With the Republican Congressional leaders’ desire to further limit the authority of the U.S. Department of Education on February 9, the House passed House Joint Resolution 57 (HJ Res 57) which invokes a little used mechanism under the Congressional Review Act (CRA) allowing Congress to revoke regulations made within about a six-month window. The ESSA accountability regulations fall into this timeframe which has made them a Congressional target. In the Senate, Chairman Alexander has introduced S.J. Res. 25 which mirrors the House resolution. The Senate will vote tomorrow on this issue. If passed and signed by the President, ED is then prohibited from issuing any further regulations on the specified parts of the law until Congress takes further legislative action.

 

COPAA believes this resolution is extremely harmful because:

1.      Use of the CRA to revoke regulations that fall within the authority of ED sets a damaging precedent of undermining the agency’s authority to regulate; and,

2.      The ESSA regulations and the substance therein are essential to assuring that every state develop meaningful accountability systems so that all students have every opportunity to achieve college and career ready standards, schools are identified for support and intervention is provided when student subgroups need it.

 

ACT TODAY! 

Call or Email your Senators:

·         Call the Capitol Switchboard at 202-224-3121 and ask for the office of your Senators

·         Identify yourself as a constituent and the organization that you represent (if any)

·         Find your Senator’s email address:  https://www.congress.gov/members

 

Suggested email or phone call comments could include:

I’m connecting with you to urge a NO vote on the resolution coming forward under the Congressional Review Act that would eliminate the accountability regulations for the Every Student Succeeds Act (ESSA). Students with disabilities are at great risk of being made invisible in state accountability systems without essential regulations that assure every group of students will matter when schools are identified as in need of intervention and support. My child/children with a disability deserve to attend a school that is held to the same high expectations as all others in my state and the ESSA regulations will help guide states in the design of a rigorous and meaningful accountability system.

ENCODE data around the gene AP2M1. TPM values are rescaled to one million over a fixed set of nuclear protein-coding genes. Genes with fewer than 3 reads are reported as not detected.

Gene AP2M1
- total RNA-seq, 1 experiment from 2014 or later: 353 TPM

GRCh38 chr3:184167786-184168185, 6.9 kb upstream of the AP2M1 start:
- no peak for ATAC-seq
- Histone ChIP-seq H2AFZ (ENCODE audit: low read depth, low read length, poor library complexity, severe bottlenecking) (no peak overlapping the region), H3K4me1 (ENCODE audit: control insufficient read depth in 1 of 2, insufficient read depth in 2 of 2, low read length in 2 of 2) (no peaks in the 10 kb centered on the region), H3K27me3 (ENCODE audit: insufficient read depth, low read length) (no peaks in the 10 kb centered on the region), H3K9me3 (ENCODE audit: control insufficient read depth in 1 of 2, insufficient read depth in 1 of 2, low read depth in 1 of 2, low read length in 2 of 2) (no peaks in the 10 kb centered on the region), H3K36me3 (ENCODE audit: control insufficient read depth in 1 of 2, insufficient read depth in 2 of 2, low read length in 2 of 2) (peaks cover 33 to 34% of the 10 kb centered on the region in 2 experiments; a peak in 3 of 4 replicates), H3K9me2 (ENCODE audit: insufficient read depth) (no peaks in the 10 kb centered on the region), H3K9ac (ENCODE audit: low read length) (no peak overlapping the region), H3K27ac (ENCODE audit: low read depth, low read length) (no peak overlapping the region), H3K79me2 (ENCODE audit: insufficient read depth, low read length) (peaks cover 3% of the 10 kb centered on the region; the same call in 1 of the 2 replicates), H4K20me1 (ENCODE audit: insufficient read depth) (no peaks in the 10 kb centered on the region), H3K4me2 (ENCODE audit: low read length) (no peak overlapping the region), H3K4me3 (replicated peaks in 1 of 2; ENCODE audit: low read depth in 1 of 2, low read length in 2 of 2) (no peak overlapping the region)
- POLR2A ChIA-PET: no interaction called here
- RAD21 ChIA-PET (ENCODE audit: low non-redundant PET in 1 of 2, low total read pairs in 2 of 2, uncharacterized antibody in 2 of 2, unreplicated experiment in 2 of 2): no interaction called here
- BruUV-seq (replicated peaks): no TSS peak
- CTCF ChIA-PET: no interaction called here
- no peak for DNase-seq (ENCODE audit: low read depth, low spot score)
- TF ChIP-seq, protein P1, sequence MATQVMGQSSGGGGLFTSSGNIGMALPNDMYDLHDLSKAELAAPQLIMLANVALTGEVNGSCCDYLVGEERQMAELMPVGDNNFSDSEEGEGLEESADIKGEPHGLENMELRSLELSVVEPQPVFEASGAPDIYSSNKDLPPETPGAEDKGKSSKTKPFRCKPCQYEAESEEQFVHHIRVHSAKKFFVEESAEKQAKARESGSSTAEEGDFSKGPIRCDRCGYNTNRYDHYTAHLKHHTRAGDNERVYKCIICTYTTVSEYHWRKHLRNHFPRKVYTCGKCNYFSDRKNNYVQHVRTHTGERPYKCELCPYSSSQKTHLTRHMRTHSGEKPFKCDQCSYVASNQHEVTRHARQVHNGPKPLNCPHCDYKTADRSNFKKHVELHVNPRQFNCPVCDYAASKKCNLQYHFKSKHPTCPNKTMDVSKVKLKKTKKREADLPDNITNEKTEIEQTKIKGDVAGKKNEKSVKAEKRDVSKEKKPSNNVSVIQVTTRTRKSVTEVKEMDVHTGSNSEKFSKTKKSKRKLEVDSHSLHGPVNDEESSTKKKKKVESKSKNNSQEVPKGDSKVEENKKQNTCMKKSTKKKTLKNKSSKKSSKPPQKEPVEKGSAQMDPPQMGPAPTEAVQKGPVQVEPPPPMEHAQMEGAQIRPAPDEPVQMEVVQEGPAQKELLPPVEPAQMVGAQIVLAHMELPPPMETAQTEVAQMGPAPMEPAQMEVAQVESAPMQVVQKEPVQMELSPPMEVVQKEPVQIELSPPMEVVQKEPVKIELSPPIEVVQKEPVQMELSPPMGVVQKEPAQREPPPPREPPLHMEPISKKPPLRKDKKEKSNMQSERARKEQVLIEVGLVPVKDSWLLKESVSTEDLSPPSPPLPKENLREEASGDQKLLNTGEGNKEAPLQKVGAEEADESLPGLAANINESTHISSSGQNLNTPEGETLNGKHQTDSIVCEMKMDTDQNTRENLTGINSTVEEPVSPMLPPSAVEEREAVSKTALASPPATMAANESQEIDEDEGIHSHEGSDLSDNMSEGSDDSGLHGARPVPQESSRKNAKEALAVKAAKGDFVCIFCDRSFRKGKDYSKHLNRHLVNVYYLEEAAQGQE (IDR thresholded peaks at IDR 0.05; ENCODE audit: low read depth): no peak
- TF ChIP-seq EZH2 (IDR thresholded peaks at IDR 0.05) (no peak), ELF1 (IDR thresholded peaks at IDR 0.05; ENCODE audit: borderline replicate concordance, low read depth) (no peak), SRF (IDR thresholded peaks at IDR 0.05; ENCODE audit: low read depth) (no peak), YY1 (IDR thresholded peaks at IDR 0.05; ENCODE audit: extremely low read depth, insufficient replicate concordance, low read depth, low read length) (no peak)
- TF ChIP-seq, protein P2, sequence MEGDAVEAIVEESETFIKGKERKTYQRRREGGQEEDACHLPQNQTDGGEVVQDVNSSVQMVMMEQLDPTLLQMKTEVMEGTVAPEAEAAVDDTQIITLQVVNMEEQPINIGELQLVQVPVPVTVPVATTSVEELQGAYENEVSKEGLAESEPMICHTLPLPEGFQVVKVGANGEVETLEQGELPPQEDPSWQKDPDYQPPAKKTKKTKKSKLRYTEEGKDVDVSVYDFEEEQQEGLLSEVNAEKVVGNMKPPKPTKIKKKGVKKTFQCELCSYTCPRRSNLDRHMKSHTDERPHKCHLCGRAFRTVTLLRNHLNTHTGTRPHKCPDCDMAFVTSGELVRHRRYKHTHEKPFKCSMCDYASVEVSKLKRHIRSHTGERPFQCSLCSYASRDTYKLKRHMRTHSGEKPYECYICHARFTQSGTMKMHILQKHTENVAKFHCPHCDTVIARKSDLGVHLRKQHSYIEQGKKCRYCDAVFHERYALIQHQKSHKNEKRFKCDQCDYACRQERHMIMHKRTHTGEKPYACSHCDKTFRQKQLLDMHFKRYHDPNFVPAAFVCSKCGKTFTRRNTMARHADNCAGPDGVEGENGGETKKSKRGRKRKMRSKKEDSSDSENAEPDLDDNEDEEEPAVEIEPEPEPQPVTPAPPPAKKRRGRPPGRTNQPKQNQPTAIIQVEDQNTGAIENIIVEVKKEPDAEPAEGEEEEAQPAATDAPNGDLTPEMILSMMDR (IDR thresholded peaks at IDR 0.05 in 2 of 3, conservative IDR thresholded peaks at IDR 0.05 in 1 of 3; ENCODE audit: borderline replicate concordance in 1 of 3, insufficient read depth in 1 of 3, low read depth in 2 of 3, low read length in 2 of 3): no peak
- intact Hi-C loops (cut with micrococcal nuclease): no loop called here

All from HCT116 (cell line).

SHARE A LITTLE ABOUT YOUR CHILD/A CHILD WITH A DISABILITY AND WHY ACCOUNTABILITY FOR THE OUTCOMES OF ALL STUDENTS  MATTERS.

 

ESSA was passed on a strong bi-partisan vote. Please support the implementation of ESSA and vote NO on the resolution that will revoke the accountability rules that support all students. Our children are depending on strong state accountability systems so they can succeed no matter where they attend school.

 

Sincerely,

 Your name

Thank you for taking 5 minutes to raise your voice on this important issue!  Please share with your networks. 



If you wish to stop receiving email from us, you can simply remove yourself by visiting: http://www.copaa.org/members/EmailOptPreferences.aspx?id=16558680&e=mkamleiter@flspedlaw.com&h=dd288f61a7bf68c0a39ddd8d877204d35ded5188

Protecting Rights. Creating Opportunities. Changing Lives.